I'm working on an ASP.NET Core site that's an Angular + TypeScript app leveraging all of the goodies in the new web template including the use of a task runner like Gulp. As I'm running my site I wanted to debug my TypeScript files in the Chrome debugger, but upon selecting the file it appeared blank. The .js files appeared correctly, but not the TypeScript files. There are just a few steps to follow to get the all the needed files to load into the browser properly.

1. Update startup.cs Configuration

Ensure the ASP.NET core application is set to serve up static files. To do this, configure the middleware to enable static files to be served to wwwroot. This makes wwwroot servable. You should also depending on the site your creating have the middleware configured to serve up a default home page to your base URL. Odds are you already had both of these steps complete or your site wouldn't even work, but to be thorough make sure you have the following in startup.cs:

2. Update tsconfig.json

If you are using tsconfig.json as well as a task runner like a gulp file, then you are probably leveraging tsconfig to build and transpile the TypeScript files and gulp to deploy them. If this is how you have your application setup, then you'll want to ensure that the sourcemap ( files are also generated. This will generate the .map files and add the proper reference at the bottom of the .js file to the corresponding map file. These map files let the debugger map between the emitted JavaScript code and the TypeScript files it was transpiled from originally. The .map reference will look like the following (you don't have to add this manually - it's just for reference):

In order to create the map file, make sure the following setting is in your tsconfig.json file and set to 'true':

3. Update gulp.js tasks

The last step is to ensure that the TypeScript files are copied out to your deployment target (i.e. wwwroot). Typically using gulp you'd have both development and release configurations. Ensure that for your dev settings or for whenever you want to debug TypeScript (.ts) files, you add a command to also copy out the TypeScript files as well. Normally only the .js files are needed by the browser, so often we'll overlook copying out the TypeScript files, but this is important so the browser has access and can display them correctly.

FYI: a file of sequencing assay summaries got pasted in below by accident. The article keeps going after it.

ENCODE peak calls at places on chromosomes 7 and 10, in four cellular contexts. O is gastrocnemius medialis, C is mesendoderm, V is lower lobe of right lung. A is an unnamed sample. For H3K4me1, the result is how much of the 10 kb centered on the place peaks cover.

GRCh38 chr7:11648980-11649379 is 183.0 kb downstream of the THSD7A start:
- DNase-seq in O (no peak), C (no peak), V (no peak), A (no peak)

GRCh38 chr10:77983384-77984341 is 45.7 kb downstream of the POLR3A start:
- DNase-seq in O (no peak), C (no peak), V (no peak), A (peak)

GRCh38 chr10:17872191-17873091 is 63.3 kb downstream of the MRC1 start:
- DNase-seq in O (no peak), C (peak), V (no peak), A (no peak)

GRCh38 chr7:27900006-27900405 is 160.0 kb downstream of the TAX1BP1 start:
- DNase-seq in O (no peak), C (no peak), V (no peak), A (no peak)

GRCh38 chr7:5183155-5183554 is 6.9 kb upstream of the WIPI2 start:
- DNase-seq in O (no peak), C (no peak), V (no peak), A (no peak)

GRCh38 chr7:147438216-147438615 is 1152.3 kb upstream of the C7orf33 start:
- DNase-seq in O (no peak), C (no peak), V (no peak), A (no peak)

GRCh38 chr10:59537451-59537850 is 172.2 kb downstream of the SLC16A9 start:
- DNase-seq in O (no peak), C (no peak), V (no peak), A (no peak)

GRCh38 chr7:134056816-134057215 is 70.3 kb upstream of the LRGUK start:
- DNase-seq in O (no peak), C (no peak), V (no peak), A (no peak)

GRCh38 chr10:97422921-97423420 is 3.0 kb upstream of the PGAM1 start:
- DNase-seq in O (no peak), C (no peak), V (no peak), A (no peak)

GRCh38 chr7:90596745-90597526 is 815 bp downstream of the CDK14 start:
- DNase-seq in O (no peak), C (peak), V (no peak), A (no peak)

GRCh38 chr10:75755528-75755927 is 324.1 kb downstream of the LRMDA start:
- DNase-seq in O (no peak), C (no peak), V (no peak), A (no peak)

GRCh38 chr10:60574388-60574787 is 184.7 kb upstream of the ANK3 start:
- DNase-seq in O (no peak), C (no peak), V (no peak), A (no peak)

That should do it - now when you open the Chrome debugger and click on a TypeScript file it should load properly.

Wednesday, June 8, 2016

Is ASP.NET MVC the new WebForms because of Smart Client JS Web Apps?

In the last few years JavaScript, JavaScript frameworks, and the browser have matured exponentially providing us with AngularJS, React, Aurelia, Ember, and others. These frameworks allow for web developers to create performant and rich smart client JavaScript web applications (a.k.a SPAs). So what about ASP.NET and that old trustworthy MVC implementation? As an analogy, is MVC the new 'WebForms' as to how WebForms were viewed when MVC came to the scene? Is ASP.NET MVC obsolete or considered now 'old hat' from an implementation perspective? I think it is mostly 'yes' and just a bit of 'no' to that question and I'll provide points to both.

The bold answer is yes - MVC is a relic of days past and anyone that uses it has their head in the sand. Well maybe not quite and certainly not near being obsolete. However there is some merit to the fact that ASP.NET MVC is showing it's age as an implementation choice. There are many things that JS web applications do very well and architecturally speaking just make sense.